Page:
Port Lavaca Wave
By MELONY OVERTON
Jul 5, 2017
Holmes’ fellow soldier and friend Sgt. Johnnie Mitchell Wahl was shot in the neck and died in Holmes’ arms.
It was Thanksgiving Day 1969. Weldon Holmes and his platoon were in Quang Tri Province in Vietnam not too far from the demilitarized zone.
“We were sitting around arguing over who was going to get the peaches and the pound cake out of the C-rations that went along with the turkey and dressing. The lieutenant came and said, ‘Why don’t you all load up,’” into armored personnel carriers, Holmes said.
Leading up to that fateful day, Holmes had facilitated seven days of R and R (rest and recuperation) to Sydney Australia to celebrate his 21st birthday Nov. 20.
“I really didn’t want to come back, but I couldn’t see leaving friends and brothers that…you get real close when you have to depend on somebody to protect your life 24/7. I got back to my unit on Nov. 23,” he said.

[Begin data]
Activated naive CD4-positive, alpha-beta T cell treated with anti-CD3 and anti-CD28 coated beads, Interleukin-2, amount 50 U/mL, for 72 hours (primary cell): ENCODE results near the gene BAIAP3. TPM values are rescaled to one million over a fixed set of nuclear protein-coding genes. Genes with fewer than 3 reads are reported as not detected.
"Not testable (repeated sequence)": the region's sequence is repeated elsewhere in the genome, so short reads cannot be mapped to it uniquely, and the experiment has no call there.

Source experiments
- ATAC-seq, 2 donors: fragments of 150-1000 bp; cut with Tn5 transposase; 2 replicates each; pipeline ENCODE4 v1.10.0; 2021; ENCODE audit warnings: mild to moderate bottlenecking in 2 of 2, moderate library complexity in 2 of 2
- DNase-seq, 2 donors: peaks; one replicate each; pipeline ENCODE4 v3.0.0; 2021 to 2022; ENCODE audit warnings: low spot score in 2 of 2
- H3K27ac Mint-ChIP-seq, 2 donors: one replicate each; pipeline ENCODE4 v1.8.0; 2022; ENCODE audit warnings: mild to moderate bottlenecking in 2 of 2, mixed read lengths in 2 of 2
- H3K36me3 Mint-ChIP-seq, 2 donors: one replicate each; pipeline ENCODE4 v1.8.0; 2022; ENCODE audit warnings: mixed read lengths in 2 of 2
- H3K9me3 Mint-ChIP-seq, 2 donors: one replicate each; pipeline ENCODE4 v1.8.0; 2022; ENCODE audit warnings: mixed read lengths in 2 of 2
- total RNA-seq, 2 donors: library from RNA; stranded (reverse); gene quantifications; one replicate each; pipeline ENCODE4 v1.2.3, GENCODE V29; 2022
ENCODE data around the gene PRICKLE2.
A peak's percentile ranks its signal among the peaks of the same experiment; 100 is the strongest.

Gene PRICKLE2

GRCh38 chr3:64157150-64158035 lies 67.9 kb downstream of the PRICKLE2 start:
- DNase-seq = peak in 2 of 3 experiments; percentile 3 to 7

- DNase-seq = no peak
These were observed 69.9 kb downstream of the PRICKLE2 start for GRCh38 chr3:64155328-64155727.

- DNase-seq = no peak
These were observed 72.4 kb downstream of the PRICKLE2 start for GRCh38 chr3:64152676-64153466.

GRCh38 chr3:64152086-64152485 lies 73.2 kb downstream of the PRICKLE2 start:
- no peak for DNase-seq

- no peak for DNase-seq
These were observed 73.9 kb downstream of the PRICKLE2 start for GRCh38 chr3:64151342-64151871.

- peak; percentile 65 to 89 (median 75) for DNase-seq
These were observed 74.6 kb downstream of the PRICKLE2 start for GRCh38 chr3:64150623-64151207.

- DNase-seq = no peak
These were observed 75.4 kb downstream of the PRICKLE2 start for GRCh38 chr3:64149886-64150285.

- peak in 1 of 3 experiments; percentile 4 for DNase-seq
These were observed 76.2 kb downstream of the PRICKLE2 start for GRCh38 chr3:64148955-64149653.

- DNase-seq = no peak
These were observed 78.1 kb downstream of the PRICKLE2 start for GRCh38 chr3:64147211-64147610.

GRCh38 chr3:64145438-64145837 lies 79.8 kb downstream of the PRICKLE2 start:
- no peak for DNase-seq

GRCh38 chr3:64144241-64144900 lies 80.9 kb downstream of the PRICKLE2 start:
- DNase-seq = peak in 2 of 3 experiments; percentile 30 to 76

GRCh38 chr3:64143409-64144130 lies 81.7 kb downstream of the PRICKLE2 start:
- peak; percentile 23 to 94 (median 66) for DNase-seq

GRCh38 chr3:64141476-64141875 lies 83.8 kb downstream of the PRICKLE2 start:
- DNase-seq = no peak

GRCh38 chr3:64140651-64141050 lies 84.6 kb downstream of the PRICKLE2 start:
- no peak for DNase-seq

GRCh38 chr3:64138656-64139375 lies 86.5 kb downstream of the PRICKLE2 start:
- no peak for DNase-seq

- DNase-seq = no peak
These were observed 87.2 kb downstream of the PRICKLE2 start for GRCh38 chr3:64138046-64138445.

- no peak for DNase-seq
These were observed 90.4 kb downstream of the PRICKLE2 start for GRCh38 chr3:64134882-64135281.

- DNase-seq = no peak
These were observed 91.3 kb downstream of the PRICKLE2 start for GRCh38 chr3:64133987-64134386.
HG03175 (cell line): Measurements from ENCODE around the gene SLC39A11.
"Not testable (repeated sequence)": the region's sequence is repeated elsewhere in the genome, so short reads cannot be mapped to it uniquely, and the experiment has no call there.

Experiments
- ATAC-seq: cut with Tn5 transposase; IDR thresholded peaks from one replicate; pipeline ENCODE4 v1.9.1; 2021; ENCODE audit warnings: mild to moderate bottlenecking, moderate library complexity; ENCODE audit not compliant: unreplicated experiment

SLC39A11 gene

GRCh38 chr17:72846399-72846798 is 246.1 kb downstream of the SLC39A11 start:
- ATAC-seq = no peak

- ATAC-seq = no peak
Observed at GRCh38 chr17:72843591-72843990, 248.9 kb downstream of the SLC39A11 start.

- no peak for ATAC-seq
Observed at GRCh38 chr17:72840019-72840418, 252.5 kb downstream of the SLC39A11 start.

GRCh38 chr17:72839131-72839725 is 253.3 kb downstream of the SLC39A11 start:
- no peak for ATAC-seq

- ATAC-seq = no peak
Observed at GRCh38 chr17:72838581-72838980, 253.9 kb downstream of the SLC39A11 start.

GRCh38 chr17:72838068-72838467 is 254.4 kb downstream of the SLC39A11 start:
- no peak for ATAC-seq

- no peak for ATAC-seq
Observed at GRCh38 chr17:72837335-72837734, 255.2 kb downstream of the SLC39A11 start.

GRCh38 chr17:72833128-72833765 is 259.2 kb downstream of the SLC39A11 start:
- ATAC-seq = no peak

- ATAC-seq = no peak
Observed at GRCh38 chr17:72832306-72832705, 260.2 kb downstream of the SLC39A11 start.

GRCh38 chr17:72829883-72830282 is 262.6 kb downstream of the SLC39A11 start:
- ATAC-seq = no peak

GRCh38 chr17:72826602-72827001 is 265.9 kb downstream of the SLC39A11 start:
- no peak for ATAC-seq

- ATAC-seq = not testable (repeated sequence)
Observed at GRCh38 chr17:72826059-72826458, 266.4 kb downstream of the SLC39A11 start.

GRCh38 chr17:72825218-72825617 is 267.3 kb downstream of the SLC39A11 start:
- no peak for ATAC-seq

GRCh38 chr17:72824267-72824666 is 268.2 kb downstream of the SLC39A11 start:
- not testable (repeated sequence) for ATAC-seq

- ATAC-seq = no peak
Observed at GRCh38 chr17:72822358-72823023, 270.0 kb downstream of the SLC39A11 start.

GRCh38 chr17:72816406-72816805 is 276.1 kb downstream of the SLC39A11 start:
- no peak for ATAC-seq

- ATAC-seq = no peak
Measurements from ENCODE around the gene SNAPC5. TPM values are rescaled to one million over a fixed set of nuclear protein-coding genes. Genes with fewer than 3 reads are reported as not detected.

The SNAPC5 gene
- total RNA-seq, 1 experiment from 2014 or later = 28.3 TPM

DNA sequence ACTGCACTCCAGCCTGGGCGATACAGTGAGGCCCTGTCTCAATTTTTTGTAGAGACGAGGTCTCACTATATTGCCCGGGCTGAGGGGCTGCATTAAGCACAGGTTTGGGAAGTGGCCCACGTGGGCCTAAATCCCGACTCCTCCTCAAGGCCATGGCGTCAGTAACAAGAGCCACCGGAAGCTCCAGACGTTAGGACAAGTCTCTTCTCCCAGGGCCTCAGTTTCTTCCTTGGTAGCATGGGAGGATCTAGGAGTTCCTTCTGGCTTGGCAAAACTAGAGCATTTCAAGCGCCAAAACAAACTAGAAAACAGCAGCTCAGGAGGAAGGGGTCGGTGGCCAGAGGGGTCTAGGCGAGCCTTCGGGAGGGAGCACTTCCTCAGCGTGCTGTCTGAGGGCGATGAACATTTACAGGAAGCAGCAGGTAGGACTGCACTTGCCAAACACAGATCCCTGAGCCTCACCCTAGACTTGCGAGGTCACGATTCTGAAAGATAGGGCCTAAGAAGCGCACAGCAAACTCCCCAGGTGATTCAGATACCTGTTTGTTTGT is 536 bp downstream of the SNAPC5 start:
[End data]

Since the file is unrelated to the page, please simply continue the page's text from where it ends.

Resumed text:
The platoon watched as jets 3,000 meters away flew their missions.
“You could still feel the ground shake. We got off (out of the carriers) to pick up bodies (of the enemy). We tried to do the right thing by leaving them for their families because the Viet Cong came from that area,” he said. “Arms were here. A leg was there next to a torso mutilated from explosions.”
“I was the only one to call them about Johnnie. They were told his whole company had been wiped out and that the ones who died were missing in action, but that made me mad because he (Johnnie) was never missing in action. We didn’t leave them behind because their bodies would have been mutilated so badly if we did,” Holmes said.read more here